Humility can be so painful. Today I felt it, deeply. I was sitting with a new friend at church talking between Sunday school and the church service. This friend's name is Beth and she is probably about 15 years ahead of me in life. She is wise, honest, and so lovely. (The name Beth must have that effect on people, because I have never met a "Beth" whom I didn't love immediately.) So there we were, sharing about our lives, and my eleven year old walks up and sits by us. I introduce him, he smiles quietly, and sits and listens. Then she says, "This move to the farm seems so effortless for you. We're all amazed at how little you seem effected." As I smile and ponder how to share with her just how much of a difficult, life-changing, struggle it is, my son speaks. He says, and I quote, "She's pretty much been grumpy for months." He doesn't look up from his drink at her or me. He just mumbles it and sits and waits for me to digest it. So I confess, "Yes, he's probably right. It's been a really big struggle. Maybe if it doesn't look that way it's because being around you is such a pick me up!" And I look back over at the eleven year old, still sulking and not looking up. I am not concerned about what Beth thinks about me at this moment, but I am crushed by what my boy thinks.
Once the opening hymn begins, I decide to go ahead and have a talk with my little man. I motion towards the back door and ask him to follow me. We sit in the foyer and he says, "Am I in trouble? Did I say something wrong?" He's obviously shaking in his boots at this point. I take a deep breath. And I ask the question I am so afraid to hear answered, "Son, are you mad at me? Do you feel anger towards me...even hatred?" He mumbles. I say, "You have to tell me the truth. We have to talk this out right now." And he crumbles, crying, head in hands. He says, "You blame me for things that aren't my fault. And you don't like living at the farm. Dad and I are the only ones who really like it. And I just want things to be good again. If we could have just bought a farm in Atlanta you wouldn't feel this way and everything would be like it used to be." Sigh.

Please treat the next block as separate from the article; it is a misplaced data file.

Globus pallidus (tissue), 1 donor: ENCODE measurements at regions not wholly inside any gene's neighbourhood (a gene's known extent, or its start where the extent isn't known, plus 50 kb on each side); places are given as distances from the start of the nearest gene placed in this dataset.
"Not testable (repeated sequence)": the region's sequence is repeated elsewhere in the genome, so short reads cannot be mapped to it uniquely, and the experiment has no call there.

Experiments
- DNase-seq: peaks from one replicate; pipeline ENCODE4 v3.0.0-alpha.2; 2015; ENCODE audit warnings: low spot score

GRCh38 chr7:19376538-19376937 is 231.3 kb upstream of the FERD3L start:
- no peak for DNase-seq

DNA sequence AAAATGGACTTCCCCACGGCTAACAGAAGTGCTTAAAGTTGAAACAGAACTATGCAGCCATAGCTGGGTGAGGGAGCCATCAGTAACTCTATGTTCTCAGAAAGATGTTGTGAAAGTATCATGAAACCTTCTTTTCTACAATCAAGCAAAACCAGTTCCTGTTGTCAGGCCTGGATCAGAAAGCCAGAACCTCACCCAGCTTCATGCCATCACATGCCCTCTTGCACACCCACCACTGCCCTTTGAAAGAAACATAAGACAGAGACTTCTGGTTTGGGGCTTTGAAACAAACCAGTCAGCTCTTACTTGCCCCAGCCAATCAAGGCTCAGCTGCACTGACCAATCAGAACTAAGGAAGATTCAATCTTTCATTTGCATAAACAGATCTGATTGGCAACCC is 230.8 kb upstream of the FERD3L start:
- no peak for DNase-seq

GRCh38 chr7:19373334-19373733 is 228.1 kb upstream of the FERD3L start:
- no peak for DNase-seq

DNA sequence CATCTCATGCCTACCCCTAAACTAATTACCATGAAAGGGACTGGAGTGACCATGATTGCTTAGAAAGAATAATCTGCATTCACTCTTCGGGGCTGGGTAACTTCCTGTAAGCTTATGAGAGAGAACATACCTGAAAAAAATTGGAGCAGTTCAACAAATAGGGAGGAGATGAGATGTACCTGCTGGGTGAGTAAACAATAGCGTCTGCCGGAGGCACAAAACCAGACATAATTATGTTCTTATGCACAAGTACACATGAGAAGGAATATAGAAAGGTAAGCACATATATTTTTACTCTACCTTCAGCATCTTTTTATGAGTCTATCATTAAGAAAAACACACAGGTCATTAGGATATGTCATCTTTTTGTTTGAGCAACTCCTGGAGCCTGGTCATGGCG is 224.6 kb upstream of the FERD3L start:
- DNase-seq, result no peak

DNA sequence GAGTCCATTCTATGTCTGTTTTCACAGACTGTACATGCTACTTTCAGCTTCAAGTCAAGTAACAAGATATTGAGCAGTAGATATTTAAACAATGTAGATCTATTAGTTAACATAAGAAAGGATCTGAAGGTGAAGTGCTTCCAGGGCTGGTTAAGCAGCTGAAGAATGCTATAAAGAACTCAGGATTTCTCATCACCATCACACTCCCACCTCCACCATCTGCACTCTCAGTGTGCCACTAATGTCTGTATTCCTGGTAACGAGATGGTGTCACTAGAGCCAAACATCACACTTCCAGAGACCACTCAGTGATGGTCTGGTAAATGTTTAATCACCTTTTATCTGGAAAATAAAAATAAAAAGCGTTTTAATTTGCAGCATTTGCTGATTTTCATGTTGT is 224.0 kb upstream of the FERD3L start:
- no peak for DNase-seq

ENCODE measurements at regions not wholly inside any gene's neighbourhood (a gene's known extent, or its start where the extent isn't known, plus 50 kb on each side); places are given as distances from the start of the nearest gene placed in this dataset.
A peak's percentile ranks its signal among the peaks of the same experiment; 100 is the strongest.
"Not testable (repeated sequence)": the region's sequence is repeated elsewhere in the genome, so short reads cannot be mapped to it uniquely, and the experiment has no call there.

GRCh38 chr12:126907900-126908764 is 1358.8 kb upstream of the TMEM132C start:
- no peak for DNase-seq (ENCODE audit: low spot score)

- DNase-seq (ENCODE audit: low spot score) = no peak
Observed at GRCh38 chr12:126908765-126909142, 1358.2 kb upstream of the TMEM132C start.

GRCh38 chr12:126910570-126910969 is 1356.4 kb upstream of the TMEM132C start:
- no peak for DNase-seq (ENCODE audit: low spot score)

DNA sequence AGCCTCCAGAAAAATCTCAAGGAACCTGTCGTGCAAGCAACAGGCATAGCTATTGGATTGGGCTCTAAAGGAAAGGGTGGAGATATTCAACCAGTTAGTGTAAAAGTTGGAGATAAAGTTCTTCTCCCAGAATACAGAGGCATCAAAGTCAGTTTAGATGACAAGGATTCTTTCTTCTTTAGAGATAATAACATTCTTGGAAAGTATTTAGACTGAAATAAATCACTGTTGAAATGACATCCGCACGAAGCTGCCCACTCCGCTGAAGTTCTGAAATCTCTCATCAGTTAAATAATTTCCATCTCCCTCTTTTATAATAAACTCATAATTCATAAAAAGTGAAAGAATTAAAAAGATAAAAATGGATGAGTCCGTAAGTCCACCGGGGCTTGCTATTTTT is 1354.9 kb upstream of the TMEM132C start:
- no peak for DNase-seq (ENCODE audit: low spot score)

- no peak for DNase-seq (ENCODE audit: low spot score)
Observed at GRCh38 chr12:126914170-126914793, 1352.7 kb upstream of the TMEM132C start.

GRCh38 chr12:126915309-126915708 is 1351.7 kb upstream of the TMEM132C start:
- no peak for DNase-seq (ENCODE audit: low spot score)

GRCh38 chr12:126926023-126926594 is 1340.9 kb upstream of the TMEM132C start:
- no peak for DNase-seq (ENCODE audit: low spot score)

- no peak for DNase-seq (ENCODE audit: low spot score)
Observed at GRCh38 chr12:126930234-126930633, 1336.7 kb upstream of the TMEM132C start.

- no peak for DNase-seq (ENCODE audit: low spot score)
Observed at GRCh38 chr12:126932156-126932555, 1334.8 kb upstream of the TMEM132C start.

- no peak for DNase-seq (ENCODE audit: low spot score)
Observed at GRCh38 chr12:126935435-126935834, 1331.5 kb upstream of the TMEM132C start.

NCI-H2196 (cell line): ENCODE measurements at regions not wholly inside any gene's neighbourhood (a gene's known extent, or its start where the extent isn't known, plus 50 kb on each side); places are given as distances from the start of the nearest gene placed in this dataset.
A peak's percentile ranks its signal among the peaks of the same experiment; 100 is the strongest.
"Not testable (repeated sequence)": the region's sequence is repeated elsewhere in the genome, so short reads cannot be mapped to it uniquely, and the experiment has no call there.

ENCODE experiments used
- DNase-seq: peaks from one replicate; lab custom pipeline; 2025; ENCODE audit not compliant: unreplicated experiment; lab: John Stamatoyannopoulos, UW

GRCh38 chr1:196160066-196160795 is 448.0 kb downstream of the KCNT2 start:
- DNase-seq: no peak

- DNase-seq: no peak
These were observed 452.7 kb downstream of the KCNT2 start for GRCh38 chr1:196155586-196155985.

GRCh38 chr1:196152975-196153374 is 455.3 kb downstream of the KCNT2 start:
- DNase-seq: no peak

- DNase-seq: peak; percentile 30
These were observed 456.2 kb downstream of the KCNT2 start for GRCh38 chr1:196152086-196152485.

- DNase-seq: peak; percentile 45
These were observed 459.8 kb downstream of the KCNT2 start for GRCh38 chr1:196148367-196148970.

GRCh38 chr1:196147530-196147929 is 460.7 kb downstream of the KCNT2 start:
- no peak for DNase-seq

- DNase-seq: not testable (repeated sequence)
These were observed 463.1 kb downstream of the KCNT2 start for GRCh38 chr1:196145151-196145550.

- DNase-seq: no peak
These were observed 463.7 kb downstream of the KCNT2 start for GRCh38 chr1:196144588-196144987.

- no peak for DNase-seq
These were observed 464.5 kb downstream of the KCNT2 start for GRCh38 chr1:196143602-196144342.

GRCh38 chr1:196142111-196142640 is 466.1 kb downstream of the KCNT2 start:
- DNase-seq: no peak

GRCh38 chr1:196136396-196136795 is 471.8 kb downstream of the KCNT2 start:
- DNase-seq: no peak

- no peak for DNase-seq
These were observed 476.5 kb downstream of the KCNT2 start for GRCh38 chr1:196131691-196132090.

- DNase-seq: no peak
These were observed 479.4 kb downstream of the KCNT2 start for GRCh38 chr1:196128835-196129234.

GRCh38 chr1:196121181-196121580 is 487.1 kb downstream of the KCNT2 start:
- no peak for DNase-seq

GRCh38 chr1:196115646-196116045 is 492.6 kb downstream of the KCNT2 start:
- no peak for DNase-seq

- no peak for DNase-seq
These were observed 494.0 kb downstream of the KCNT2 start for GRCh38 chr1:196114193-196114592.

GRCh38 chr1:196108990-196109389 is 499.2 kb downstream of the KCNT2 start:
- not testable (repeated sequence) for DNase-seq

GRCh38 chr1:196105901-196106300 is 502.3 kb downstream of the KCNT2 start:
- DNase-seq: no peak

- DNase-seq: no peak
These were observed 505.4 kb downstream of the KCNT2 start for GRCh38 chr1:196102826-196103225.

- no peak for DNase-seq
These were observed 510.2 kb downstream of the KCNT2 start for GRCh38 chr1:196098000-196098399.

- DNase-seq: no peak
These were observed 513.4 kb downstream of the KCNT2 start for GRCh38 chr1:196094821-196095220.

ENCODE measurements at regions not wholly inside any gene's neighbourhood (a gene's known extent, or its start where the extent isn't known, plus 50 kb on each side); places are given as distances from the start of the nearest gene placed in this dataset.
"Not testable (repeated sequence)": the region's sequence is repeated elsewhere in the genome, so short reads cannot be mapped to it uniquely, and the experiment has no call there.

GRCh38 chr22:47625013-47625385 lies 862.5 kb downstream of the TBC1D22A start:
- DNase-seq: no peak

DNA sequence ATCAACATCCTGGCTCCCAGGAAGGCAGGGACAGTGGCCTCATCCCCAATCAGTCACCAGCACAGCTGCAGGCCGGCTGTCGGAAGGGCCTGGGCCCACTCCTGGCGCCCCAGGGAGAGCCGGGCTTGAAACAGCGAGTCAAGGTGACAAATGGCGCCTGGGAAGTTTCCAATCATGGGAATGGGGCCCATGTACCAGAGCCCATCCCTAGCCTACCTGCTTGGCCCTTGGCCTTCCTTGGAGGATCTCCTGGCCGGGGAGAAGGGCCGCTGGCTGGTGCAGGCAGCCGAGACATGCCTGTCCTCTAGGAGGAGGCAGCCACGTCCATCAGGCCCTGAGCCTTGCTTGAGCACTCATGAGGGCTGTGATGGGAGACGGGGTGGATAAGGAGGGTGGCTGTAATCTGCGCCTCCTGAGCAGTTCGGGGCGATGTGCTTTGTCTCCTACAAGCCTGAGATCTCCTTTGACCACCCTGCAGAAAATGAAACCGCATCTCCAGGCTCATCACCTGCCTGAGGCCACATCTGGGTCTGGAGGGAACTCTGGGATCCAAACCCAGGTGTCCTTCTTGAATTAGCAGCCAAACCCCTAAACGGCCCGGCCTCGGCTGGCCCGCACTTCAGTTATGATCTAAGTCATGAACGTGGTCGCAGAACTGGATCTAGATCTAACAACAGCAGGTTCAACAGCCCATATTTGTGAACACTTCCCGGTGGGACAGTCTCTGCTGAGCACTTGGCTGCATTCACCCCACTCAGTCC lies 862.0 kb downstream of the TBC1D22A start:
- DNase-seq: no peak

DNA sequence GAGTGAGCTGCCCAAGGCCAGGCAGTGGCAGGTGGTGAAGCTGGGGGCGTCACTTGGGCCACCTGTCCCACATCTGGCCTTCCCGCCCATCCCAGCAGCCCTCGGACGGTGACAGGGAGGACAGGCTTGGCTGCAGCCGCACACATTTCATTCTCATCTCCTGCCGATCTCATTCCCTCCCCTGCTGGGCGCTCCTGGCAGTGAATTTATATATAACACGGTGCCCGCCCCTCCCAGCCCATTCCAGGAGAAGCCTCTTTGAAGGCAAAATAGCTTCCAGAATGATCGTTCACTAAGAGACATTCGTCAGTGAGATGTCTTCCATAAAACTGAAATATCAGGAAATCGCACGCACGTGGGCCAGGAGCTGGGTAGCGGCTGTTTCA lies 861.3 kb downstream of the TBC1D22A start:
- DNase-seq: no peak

I wrap my arm around him and we take a walk out in the grass. I tell him (but mostly myself) that he is right, I have been grumpy often. It is impossible to hide even a hint of a negative emotion from this kiddo. He is like a walking lie detector- intensely intuitive. I tell him I have struggled to trust that this move is good. I have lacked faith. And I have often not run to God to receive all He has for me, so I failed to pass that love and grace on to him. I reassure him God loves us and will eventually give us peace, as we seek Him. I reminded him (and myself) that I will be okay, it just takes me a while to lament. I do not apologize for my feelings, but I do ask for forgiveness for the times when my difficult feelings have led me to be distant or grumpy. (*I wish I would have thought to tell him that he can not feel responsible for making me feel better. I know he wants me to feel happy, but he can not make me happy. But I didn't think of that until now. I did, however, ask him to pray for me.) I reminded him that even when he is angry, hurtful, distant, or sulky I will always, always love him. Then I tell him the next time he says something disrespectful to me there will be SERIOUS repercussions...but he is welcome to come to me respectfully when he is hurt, confused, or angry. We hug and cry and join the others just in time for a sermon...on trusting God. And we nudge, and write notes, and smile at God's provision in every word the pastor delivered.
My heart resonates with Paul when he claimed, "I am the chief sinner!" I am often selfish, stubborn, and cold when I do not get my way. But because of God's lavish grace, I am humbled and broken. And I thank God that a Momma sinner and a boy sinner can come together in all their sulky anger and find rest and love in a heavenly Father who uses our weakness for good. I am weak, He is strong. I am feeble, inconsistent, and unfaithful. And He gave us Jesus. I am completely consumed with His love for us! And I am reminded of the consequences I face when I grip too tightly my own desires.